The Alaska Railroad has begun the search for a developer to replace or refurbish the cruise ship facilities at the head of Resurrection Bay. The project partner would also step in as operator, subject to any agreement ultimately reached between the two parties.
The railroad will hold interviews with interested parties in December, according to the request for qualifications. The railroad will then invite a small handful of applicants to submit more detailed proposals.
The project would see construction in October 2021 with completion anticipated in December 2023, according to a timeline available at the railroad website. The present timeline contemplates twenty weeks of operation in the summers of 2022 and 2023.
The partner will be required to “avoid interruption of cruise and rail passenger traffic between May and September during construction,” according to the project documents.
The Alaska Railroad did not respond to voicemail.
Among the assets to be replaced are the railroad’s cruise ship dock and the Dale R. Lindsey Alaska Railroad Intermodal Terminal, colloquially known as the cruise ship terminal. The dock is over a half-century old, and has “experienced significant corrosion” since it was built in 1966, according to the request for qualifications.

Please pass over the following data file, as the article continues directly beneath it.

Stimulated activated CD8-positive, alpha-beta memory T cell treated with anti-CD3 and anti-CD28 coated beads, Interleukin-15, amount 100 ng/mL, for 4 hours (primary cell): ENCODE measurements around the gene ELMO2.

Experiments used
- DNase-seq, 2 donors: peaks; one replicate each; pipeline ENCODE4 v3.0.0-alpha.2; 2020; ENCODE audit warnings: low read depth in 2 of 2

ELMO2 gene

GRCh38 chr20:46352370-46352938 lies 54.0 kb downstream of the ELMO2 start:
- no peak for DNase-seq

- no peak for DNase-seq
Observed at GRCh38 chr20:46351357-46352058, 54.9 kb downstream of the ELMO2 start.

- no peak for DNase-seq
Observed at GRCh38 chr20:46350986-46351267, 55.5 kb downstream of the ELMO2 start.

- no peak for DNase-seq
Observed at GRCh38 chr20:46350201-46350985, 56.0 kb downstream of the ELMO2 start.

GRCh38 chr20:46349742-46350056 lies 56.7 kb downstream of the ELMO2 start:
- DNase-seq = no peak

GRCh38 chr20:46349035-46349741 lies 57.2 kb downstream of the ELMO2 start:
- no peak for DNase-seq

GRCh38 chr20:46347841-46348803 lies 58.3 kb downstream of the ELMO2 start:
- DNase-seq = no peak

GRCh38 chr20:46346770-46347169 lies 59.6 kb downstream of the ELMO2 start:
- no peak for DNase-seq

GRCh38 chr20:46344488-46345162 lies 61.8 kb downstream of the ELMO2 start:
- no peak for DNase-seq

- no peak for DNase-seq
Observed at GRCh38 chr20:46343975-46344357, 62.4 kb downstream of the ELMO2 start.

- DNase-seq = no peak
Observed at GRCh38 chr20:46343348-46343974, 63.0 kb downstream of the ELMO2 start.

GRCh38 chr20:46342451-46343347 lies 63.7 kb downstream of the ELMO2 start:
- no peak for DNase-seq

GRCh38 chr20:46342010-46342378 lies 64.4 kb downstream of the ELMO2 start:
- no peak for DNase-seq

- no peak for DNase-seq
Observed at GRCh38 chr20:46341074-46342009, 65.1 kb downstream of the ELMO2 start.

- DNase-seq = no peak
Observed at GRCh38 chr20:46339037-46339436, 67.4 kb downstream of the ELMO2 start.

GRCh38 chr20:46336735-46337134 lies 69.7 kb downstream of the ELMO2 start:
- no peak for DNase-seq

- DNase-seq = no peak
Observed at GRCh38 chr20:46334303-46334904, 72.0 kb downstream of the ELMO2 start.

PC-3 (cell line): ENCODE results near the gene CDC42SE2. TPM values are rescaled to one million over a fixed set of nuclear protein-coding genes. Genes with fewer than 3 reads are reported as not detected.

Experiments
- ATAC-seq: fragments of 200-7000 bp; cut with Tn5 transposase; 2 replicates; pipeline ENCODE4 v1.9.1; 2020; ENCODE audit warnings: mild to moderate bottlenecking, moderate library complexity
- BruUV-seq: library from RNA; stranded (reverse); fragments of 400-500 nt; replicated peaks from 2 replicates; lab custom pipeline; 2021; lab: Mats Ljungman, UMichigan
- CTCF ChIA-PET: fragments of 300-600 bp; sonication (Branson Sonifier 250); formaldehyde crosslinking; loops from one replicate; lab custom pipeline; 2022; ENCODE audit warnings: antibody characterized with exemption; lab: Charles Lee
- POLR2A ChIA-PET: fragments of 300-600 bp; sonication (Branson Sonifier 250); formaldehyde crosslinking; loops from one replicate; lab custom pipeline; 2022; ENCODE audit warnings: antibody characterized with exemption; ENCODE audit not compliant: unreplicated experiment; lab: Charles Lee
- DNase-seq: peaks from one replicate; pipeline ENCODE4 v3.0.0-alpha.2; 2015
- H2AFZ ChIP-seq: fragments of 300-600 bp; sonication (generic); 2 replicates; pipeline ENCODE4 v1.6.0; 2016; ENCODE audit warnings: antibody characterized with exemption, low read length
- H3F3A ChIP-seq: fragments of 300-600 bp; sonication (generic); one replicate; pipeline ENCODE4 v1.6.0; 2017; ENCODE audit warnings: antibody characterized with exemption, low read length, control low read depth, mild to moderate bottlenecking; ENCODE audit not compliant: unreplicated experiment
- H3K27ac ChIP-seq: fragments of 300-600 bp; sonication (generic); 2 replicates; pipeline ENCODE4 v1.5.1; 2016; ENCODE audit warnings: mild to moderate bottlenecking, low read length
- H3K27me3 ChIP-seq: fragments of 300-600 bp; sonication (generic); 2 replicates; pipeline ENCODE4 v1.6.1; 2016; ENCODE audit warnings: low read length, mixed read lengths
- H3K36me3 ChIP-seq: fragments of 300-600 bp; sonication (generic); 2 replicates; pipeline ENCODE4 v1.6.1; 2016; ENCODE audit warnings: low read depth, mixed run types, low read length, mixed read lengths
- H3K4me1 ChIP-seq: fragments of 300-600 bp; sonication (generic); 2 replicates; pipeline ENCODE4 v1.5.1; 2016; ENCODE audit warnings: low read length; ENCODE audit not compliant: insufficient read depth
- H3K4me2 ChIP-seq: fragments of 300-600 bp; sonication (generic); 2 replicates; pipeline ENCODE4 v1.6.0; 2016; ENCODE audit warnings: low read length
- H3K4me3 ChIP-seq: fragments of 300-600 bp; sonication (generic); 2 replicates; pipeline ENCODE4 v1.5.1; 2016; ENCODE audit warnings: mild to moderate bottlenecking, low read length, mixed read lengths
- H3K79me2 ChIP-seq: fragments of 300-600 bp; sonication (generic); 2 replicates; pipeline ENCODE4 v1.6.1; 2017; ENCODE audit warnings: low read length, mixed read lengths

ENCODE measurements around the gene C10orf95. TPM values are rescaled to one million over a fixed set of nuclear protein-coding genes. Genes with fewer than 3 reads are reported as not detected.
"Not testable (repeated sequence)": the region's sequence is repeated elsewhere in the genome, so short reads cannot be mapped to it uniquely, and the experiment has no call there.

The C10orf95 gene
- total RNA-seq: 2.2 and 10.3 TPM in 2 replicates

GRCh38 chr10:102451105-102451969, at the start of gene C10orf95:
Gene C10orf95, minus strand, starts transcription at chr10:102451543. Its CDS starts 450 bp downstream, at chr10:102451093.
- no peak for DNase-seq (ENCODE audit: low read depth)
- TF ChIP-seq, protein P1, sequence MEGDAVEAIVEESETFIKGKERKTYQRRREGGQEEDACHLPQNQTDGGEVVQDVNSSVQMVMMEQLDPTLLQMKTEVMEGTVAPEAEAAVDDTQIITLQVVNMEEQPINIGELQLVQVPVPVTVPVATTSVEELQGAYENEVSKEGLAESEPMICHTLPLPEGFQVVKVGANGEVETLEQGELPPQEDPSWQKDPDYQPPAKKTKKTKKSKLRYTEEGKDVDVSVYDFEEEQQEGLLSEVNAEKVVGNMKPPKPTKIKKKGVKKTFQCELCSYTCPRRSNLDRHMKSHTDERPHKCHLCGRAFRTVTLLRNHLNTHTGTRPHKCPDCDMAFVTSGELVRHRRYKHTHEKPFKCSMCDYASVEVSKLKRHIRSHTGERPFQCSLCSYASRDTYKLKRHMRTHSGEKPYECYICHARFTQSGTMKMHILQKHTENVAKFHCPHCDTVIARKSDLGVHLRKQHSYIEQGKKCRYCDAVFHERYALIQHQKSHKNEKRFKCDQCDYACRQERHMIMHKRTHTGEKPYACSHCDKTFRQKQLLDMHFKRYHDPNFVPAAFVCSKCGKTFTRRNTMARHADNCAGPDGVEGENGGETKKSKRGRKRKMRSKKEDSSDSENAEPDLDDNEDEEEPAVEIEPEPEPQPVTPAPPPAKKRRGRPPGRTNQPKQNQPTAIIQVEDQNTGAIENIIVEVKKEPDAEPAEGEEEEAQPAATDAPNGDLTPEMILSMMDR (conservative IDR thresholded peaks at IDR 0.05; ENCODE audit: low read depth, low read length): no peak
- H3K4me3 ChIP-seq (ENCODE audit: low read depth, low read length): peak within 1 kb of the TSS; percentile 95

The railroad’s expansion plan calls for a floating dock to replace the pile-supported, concrete-decked 1966 dock, but the project documents indicate that the developer will not necessarily be required to fulfill this ambition.
The terminal is an enclosed space of 26,555 square feet that sees routine use for both cruise activities and local gatherings. It is the customary location of the Seward Music and Arts Festival, and has been used in recent years for other events such as the Public Safety Ball.
The railroad is making a significant portion of its Seward holdings available for lease to the prospective operator, including segments both north and south of the Port Avenue entrance to the railroad’s freight facilities.
The area encompasses both the existing cruise facilities as well as the defunct coal loading infrastructure once operated by Usibelli. That operation shuttered in 2016.